President Trump made a bunch of people mad a few weeks ago (so what else is new?) when he said the United States might want to buy Greenland.
You know, Greenland. That big island up at the top of the globe. It currently is part of Denmark, and the people in Denmark went ballistic when Trump started talking about buying it. I’m not sure why they were so upset – if someone pulled up in my driveway and offered me a zillion dollars for my house, I’d think of it as a compliment. The people over there in Denmark are so busy making butter and Legos that they hardly ever think about Greenland, anyway.
At one time, there was a European community in Greenland. Erik the Red showed up in Greenland around 996 AD and started some colonies there. He ended up running a kind of land scam, telling all the folks back home in Scandinavia that Greenland was a much nicer place than Iceland. Why, just look at the names! It’s wasn’t nicer at all. In fact, it was downright inhospitable.
Still, the settlements survived until the 15th century when the little ice age messed up the crops and Europeans got bored with walrus ivory, which was a big export for the Greenlanders. The settlements mysteriously disappeared.
Here’s the part where you say, “Good, Greenland reverted back to its original owners.” Not so fast. It turns out the people who took over, known as the Thule, showed up from Alaska and Canada around the 13th century. The original Greenland inhabitants are long gone.
At any rate, Denmark snooped around and made a claim on Greenland in the 17th century and ended up owning it, mainly because no one else was watching. During World War II, we ran things after the Nazis took over Denmark and we built a huge air force base way up there near the top of Greenland, which happens to be conveniently close to Russia.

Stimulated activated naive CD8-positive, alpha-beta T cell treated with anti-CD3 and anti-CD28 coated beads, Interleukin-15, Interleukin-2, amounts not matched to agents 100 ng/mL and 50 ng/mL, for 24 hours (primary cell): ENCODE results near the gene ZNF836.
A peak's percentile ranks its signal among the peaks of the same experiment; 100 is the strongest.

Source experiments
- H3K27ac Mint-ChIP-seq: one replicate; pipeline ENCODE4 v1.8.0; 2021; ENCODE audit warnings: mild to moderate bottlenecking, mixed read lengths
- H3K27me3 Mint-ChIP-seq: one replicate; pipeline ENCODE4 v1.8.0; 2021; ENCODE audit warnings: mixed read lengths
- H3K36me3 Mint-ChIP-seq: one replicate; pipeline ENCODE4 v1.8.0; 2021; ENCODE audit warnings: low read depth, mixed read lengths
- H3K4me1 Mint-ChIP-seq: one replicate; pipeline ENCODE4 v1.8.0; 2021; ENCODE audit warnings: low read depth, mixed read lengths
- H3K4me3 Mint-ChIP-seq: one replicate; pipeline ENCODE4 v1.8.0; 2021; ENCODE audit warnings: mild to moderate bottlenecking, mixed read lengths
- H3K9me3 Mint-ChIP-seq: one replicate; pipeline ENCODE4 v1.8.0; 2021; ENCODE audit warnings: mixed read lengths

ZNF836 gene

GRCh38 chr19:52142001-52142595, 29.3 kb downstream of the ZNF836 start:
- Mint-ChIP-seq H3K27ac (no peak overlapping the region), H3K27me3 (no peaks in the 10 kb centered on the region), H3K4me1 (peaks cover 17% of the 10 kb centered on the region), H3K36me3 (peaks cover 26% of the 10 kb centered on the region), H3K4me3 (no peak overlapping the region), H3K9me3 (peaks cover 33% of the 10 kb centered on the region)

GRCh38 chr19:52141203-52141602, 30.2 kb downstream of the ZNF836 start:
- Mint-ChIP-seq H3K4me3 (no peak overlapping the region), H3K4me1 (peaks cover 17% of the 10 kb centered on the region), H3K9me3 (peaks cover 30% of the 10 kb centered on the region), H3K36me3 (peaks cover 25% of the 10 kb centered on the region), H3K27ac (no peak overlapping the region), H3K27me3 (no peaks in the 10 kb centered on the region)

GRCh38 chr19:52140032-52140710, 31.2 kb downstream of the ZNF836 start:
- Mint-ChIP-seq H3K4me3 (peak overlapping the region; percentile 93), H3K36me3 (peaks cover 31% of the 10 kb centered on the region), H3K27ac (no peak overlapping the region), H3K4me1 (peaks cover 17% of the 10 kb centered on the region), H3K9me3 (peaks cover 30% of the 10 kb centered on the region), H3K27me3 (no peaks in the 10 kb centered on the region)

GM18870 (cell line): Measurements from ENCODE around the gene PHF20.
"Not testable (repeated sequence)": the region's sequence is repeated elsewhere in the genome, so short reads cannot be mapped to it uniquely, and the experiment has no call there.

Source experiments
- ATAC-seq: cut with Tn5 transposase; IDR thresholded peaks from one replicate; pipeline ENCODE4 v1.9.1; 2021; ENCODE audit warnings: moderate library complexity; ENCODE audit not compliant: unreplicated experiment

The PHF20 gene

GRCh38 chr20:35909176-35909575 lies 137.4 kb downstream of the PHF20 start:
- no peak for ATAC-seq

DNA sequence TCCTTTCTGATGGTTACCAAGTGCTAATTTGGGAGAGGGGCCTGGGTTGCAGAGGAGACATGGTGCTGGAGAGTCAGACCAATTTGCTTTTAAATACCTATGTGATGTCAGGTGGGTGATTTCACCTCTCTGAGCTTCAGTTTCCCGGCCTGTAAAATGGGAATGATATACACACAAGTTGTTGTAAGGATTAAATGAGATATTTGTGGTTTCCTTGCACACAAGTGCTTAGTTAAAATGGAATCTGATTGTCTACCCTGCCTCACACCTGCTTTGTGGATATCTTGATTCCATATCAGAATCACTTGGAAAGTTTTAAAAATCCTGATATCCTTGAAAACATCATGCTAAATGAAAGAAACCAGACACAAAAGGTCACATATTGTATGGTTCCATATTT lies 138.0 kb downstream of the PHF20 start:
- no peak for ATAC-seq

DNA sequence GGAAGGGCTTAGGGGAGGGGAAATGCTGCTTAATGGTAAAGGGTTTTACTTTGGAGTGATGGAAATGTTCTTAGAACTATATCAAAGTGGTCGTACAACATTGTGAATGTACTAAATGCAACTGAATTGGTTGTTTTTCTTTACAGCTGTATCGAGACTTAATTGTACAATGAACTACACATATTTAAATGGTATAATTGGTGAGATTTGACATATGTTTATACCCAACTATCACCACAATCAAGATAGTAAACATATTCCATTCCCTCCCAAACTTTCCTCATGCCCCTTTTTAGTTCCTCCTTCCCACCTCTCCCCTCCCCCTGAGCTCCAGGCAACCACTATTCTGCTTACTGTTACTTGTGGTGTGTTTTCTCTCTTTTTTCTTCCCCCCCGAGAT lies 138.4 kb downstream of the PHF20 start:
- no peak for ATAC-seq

So, outside of annoying Russians, why are we interested in Greenland?
Well, for one thing we’re a greedy bunch of people always looking for a good real estate deal. Beyond that, global warming is changing things. It’s making the Arctic much more accessible. It’s making Greenland, which basically is a big sheet of ice with a few green spots on the edges, much more attractive. And why not? That whole Alaska thing turned out pretty well.
Greenland is a really big place, and Denmark certainly isn’t doing much to develop it. There are only 57,000 people living there – that’s a little bit less than Troy, Piqua and Tipp City combined. Greenland’s capital, Nuuk (what a great name!) is home to just 16,000 people, which makes it slightly larger than Vandalia. And the place is gigantic – Greenland is three times the size of Texas.
We could mark off all kinds of space for conservation and wildlife and still have lots of areas where we could put up resorts, extract minerals and basically do the American thing. Vacation in Kangerlussuaq or Qaqortoq! Cruise to Narsaq! The possibilities aren’t endless, but there are a few. All those Q’s might have to go, though.
I don’t suppose it ever will happen. We tried to acquire Canada by hook or crook for a long time, and that never happened. We can hardly even take care of Puerto Rico, which is just a tiny little island where it never snows. Greenland would be a much bigger challenge.
So to the (few) people of Greenland: I hope you live long and happily and find peace and contentment amidst the ice and walruses. As the Earth gets warmer, you may find yourself sitting on some great real estate – all those people in Florida will have to go somewhere in the summer to escape the heat. May you have better luck than Erik the Red.
On the other hand, if you ever think about selling, you have our number …
David Lindeman is a Troy resident and former editor at the Troy Daily News. He can be reached at firstname.lastname@example.org.